- New report from CFA Society of the UK urges investment professionals to manage client expectations and understanding of the risks and provides six key considerations for investment professionals
- Report shows how negative rates have worsened the global risk-reward trade-off
- It lays out three macro-economic scenarios for the next 18 months, identifies a range of market distortions driven by negative rates and reviews their expected impact on asset classes
- Investors face an increased danger of assuming inappropriate risks in the hunt for yield
CFA Society of the UK (CFA UK) today releases a new report exploring the impact of negative rates and the risks to investors.
Its publication follows concerns that the economic downturn due to further COVID-19 restrictions could trigger an historically unprecedented shift to negative rates in the UK. The Bank of England recently confirmed interest rates remain unchanged at 0.1%, having dropped in March from 0.25% in February. However, rates have tumbled globally as well as in the UK this year and negative and ultra-low rates – which were once thought to be transitory – look set to prevail for several years.
CFA UK finds that negative rates could have a deeper, broader and longer-lasting impact than before, due to the COVID-19 pandemic.
The new paper looks at three macro-economic scenarios that could develop from the current global context over the next eighteen months, focusing on the impact on assets, banks and pension schemes. The scenario identified as most likely is a slow but gradual “U-Shaped” economic recovery, in which short rates do not quite go negative in the US and UK.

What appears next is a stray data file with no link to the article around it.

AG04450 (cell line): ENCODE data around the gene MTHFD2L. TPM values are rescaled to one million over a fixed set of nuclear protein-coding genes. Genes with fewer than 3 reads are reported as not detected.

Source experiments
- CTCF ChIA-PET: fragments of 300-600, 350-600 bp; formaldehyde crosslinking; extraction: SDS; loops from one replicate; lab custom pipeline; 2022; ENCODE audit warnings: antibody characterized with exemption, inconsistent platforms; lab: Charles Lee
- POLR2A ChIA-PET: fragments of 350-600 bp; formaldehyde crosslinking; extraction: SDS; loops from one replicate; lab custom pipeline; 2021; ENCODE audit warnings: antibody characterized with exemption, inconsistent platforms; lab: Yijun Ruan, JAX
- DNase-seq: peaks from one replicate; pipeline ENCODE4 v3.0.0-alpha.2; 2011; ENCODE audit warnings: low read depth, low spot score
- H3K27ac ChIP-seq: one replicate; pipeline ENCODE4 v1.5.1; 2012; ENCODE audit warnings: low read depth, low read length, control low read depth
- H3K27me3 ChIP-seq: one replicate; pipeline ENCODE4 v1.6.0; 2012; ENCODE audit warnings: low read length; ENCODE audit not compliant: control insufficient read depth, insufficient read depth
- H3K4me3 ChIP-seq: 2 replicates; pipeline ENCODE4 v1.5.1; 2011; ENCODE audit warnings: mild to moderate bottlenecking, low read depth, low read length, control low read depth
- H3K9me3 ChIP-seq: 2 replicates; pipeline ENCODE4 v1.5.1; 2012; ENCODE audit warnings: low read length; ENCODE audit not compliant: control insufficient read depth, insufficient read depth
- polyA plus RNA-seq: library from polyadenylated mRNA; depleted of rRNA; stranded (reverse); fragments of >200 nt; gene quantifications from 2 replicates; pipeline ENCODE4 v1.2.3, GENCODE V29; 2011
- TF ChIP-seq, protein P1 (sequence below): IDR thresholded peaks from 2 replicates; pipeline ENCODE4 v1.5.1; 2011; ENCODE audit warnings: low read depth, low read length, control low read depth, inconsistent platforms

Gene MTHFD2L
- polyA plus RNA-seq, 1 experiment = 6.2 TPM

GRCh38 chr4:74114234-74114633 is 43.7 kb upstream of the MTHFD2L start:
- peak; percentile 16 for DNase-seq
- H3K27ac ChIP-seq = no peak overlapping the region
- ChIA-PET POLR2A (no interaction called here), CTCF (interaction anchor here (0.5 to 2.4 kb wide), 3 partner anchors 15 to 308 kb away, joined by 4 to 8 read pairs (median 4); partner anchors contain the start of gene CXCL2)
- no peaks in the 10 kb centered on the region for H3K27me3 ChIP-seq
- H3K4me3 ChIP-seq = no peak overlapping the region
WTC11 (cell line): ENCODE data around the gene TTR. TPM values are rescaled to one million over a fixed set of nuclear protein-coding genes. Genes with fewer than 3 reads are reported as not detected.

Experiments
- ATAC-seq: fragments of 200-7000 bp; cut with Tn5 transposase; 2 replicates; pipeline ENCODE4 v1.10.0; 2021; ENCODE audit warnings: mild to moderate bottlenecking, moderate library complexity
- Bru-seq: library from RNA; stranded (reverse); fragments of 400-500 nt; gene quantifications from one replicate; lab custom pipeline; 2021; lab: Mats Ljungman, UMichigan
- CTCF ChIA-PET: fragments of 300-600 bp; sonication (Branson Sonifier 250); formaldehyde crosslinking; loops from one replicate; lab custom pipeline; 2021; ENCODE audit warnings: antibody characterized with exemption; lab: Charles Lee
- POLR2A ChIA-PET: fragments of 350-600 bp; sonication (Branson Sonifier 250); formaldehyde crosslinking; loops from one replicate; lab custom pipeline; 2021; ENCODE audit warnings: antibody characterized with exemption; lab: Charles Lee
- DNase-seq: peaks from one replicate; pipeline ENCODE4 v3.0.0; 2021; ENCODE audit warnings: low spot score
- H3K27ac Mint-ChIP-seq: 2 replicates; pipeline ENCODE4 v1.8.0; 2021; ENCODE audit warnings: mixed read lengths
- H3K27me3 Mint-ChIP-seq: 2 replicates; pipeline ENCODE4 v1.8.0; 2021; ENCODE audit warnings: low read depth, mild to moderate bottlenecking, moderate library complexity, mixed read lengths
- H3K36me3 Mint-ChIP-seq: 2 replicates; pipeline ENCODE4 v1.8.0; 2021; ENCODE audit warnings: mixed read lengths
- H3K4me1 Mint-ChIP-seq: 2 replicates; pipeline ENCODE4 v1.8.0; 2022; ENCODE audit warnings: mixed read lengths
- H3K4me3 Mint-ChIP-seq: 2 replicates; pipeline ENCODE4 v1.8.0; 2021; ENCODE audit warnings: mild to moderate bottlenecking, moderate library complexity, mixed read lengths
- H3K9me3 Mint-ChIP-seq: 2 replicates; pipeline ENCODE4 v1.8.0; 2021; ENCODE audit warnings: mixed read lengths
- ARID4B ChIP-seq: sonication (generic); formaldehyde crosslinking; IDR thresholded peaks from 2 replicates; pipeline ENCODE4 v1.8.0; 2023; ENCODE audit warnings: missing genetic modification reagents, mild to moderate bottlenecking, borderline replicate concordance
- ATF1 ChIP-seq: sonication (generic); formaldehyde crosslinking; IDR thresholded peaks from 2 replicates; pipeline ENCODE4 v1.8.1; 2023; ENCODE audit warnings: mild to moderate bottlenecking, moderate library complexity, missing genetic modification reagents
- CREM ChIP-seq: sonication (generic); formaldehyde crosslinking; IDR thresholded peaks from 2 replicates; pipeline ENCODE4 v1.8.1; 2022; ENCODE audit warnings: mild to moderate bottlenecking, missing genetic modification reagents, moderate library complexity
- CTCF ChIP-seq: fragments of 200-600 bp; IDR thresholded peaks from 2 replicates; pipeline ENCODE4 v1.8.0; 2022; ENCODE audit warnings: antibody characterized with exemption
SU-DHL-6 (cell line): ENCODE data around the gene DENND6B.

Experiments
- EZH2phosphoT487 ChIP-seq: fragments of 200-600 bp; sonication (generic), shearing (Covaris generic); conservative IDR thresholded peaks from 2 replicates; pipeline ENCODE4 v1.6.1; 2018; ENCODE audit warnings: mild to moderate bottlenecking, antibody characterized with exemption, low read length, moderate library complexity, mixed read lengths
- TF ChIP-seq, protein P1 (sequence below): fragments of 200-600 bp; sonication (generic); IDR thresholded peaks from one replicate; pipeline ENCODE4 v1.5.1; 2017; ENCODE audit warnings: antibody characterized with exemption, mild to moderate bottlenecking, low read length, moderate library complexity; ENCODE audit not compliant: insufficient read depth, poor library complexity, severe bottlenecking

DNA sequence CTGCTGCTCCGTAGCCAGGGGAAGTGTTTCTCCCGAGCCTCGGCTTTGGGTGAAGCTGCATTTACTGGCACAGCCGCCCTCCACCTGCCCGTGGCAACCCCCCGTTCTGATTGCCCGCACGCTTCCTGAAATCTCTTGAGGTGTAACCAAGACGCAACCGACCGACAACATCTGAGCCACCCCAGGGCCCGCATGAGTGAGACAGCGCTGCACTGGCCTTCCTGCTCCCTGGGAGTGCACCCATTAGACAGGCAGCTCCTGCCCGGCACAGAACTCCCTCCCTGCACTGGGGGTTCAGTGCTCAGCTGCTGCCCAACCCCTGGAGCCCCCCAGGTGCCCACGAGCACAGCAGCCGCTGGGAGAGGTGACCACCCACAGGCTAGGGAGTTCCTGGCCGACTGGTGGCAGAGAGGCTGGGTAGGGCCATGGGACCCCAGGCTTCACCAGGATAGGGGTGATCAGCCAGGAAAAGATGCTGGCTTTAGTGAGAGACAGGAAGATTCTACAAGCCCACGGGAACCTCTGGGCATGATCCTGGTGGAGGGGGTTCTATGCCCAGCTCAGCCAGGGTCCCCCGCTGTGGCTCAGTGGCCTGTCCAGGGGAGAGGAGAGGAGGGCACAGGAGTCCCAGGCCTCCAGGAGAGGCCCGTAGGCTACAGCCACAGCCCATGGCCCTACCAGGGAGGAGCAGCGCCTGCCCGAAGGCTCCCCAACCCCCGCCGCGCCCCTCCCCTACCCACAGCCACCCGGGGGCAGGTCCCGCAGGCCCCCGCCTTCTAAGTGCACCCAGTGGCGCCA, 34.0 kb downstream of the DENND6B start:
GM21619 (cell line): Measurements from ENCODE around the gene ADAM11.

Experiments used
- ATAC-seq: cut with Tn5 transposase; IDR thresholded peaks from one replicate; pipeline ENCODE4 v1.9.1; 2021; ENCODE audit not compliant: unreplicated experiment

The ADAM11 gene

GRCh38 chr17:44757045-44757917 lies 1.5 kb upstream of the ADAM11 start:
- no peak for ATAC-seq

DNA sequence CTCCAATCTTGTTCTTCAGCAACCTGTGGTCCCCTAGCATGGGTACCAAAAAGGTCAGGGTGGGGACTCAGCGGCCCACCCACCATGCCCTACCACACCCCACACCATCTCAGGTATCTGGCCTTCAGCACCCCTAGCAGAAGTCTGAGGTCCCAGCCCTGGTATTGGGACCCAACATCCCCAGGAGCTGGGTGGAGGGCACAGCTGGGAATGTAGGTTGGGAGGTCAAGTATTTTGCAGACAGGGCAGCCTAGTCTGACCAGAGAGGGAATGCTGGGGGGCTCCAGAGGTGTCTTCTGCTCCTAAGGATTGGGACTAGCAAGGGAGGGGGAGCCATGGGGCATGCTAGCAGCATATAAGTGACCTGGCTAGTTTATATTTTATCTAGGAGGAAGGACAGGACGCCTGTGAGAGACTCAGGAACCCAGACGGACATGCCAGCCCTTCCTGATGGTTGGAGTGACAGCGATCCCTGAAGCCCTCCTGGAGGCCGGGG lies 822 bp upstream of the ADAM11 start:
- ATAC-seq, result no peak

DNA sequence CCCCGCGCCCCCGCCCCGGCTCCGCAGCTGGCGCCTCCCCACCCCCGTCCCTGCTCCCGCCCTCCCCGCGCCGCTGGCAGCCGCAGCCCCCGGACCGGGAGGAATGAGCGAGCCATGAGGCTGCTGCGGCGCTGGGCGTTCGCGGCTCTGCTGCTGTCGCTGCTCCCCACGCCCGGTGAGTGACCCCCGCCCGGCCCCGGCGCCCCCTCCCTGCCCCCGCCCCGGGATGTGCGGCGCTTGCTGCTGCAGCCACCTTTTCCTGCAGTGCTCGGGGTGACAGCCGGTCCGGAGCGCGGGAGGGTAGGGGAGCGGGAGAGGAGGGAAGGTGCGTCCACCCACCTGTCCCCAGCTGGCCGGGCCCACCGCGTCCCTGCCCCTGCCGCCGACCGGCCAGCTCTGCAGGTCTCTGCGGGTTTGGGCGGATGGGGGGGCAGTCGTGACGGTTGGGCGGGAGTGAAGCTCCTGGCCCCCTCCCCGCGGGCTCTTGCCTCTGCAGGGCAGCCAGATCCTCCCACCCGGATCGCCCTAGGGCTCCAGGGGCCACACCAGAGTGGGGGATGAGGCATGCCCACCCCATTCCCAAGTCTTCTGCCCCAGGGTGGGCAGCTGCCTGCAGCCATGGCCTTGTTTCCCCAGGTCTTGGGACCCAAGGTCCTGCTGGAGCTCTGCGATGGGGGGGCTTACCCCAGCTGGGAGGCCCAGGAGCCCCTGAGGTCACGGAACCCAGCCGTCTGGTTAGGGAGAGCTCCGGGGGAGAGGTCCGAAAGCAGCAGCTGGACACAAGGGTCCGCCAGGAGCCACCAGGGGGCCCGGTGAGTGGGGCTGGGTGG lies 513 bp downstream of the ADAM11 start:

The main finding of the paper is that, under the U-Shaped macro-economic scenario, the risk-reward trade-off has worsened, with lower prospective returns and more market distortions.
Market distortions identified in the report
With rates now so low, a number of market distortions are identified in the report as increasingly evident, including:
- G7 government bonds now appear to offer asymmetric risks and reduced diversification benefits to multi-asset portfolios, as yields approach a lower bound.
- In fixed income, carry trades are shifting capital from low yield financial centres (such as Japan, the Eurozone, Scandinavia, Switzerland) and concentrating in those with higher policy rates, for example the US, Australia and Emerging Markets, stressing FX funding markets.
- In equities, growth company valuations climb ever higher. We are also seeing a rise of speculative IPOs and special purpose acquisition companies (SPACs), which raise money from public equity in order to acquire unspecified private companies, and involve the risk of shareholder not knowing what the acquisition will be ahead of the transaction taking place.
- Corporate balance sheets are deteriorating with credit ratings migrating downwards; banks meanwhile struggle to remain profitable as net interest margins are squeezed and loan growth slows.
- In real estate, a distortion in real estate valuations, which has seen yields in many cases fall to historic lows, may begin to reverse if the prospect of economic recovery fades, tenants default or weak companies remain on life support, thereby storing up more problems for real estate markets down the line.
- There is an increased appetite for alternative investments, which typically offer higher returns but much less liquidity and transparency. Risk also varies significantly within this category, due to the enormous range of alternatives available.
While CFA UK identified various risks to investors, the paper does note some benefits, most notably the incentives that a low cost of capital creates for both borrowers and investees. Low funding rates also make government and corporate capital-intensive investment proposals more attractive. This could be particularly positive for the long-term infrastructure projects that are needed to meet carbon emission reduction targets and broader social and environmental goals.
Recommendations for investment professionals